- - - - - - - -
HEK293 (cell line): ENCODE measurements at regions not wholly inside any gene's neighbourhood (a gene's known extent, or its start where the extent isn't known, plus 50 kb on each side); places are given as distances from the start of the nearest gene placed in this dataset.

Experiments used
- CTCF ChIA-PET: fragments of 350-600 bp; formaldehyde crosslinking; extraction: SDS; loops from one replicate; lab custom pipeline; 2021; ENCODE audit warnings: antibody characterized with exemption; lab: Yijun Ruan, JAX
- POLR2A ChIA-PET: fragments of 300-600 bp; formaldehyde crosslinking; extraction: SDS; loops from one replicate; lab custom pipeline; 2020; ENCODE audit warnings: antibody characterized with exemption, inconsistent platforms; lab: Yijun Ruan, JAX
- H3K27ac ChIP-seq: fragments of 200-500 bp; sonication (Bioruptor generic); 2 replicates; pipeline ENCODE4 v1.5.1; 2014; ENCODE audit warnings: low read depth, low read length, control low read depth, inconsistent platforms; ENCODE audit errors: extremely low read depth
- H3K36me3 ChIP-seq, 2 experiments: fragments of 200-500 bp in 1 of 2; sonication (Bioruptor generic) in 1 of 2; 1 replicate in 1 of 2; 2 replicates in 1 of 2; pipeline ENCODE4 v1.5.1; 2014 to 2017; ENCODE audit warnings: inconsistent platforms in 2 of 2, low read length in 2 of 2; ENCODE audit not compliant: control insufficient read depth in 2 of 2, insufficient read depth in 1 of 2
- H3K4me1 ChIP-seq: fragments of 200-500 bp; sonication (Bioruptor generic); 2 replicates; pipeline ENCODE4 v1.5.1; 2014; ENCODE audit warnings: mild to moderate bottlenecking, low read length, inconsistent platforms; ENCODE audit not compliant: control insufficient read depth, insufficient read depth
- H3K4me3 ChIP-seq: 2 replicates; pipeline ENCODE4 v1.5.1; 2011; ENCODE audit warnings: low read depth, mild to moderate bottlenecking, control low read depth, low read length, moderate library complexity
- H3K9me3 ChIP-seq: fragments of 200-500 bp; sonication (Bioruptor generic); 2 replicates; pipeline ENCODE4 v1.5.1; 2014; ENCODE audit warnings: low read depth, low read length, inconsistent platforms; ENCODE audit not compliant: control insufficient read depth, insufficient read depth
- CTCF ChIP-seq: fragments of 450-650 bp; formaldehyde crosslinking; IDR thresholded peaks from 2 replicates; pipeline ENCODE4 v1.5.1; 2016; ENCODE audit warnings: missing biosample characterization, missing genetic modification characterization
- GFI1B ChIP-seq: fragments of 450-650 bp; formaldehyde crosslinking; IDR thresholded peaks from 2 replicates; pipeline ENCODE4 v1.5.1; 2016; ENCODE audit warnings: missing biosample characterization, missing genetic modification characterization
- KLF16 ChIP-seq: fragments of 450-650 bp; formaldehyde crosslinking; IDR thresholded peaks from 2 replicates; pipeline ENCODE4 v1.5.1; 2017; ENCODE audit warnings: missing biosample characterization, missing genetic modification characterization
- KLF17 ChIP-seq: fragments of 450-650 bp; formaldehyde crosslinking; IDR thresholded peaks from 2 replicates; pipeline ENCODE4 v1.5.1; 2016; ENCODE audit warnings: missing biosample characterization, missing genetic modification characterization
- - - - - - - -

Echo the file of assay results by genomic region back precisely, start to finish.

HEK293 (cell line): ENCODE measurements at regions not wholly inside any gene's neighbourhood (a gene's known extent, or its start where the extent isn't known, plus 50 kb on each side); places are given as distances from the start of the nearest gene placed in this dataset.

Experiments used
- CTCF ChIA-PET: fragments of 350-600 bp; formaldehyde crosslinking; extraction: SDS; loops from one replicate; lab custom pipeline; 2021; ENCODE audit warnings: antibody characterized with exemption; lab: Yijun Ruan, JAX
- POLR2A ChIA-PET: fragments of 300-600 bp; formaldehyde crosslinking; extraction: SDS; loops from one replicate; lab custom pipeline; 2020; ENCODE audit warnings: antibody characterized with exemption, inconsistent platforms; lab: Yijun Ruan, JAX
- H3K27ac ChIP-seq: fragments of 200-500 bp; sonication (Bioruptor generic); 2 replicates; pipeline ENCODE4 v1.5.1; 2014; ENCODE audit warnings: low read depth, low read length, control low read depth, inconsistent platforms; ENCODE audit errors: extremely low read depth
- H3K36me3 ChIP-seq, 2 experiments: fragments of 200-500 bp in 1 of 2; sonication (Bioruptor generic) in 1 of 2; 1 replicate in 1 of 2; 2 replicates in 1 of 2; pipeline ENCODE4 v1.5.1; 2014 to 2017; ENCODE audit warnings: inconsistent platforms in 2 of 2, low read length in 2 of 2; ENCODE audit not compliant: control insufficient read depth in 2 of 2, insufficient read depth in 1 of 2
- H3K4me1 ChIP-seq: fragments of 200-500 bp; sonication (Bioruptor generic); 2 replicates; pipeline ENCODE4 v1.5.1; 2014; ENCODE audit warnings: mild to moderate bottlenecking, low read length, inconsistent platforms; ENCODE audit not compliant: control insufficient read depth, insufficient read depth
- H3K4me3 ChIP-seq: 2 replicates; pipeline ENCODE4 v1.5.1; 2011; ENCODE audit warnings: low read depth, mild to moderate bottlenecking, control low read depth, low read length, moderate library complexity
- H3K9me3 ChIP-seq: fragments of 200-500 bp; sonication (Bioruptor generic); 2 replicates; pipeline ENCODE4 v1.5.1; 2014; ENCODE audit warnings: low read depth, low read length, inconsistent platforms; ENCODE audit not compliant: control insufficient read depth, insufficient read depth
- CTCF ChIP-seq: fragments of 450-650 bp; formaldehyde crosslinking; IDR thresholded peaks from 2 replicates; pipeline ENCODE4 v1.5.1; 2016; ENCODE audit warnings: missing biosample characterization, missing genetic modification characterization
- GFI1B ChIP-seq: fragments of 450-650 bp; formaldehyde crosslinking; IDR thresholded peaks from 2 replicates; pipeline ENCODE4 v1.5.1; 2016; ENCODE audit warnings: missing biosample characterization, missing genetic modification characterization
- KLF16 ChIP-seq: fragments of 450-650 bp; formaldehyde crosslinking; IDR thresholded peaks from 2 replicates; pipeline ENCODE4 v1.5.1; 2017; ENCODE audit warnings: missing biosample characterization, missing genetic modification characterization
- KLF17 ChIP-seq: fragments of 450-650 bp; formaldehyde crosslinking; IDR thresholded peaks from 2 replicates; pipeline ENCODE4 v1.5.1; 2016; ENCODE audit warnings: missing biosample characterization, missing genetic modification characterization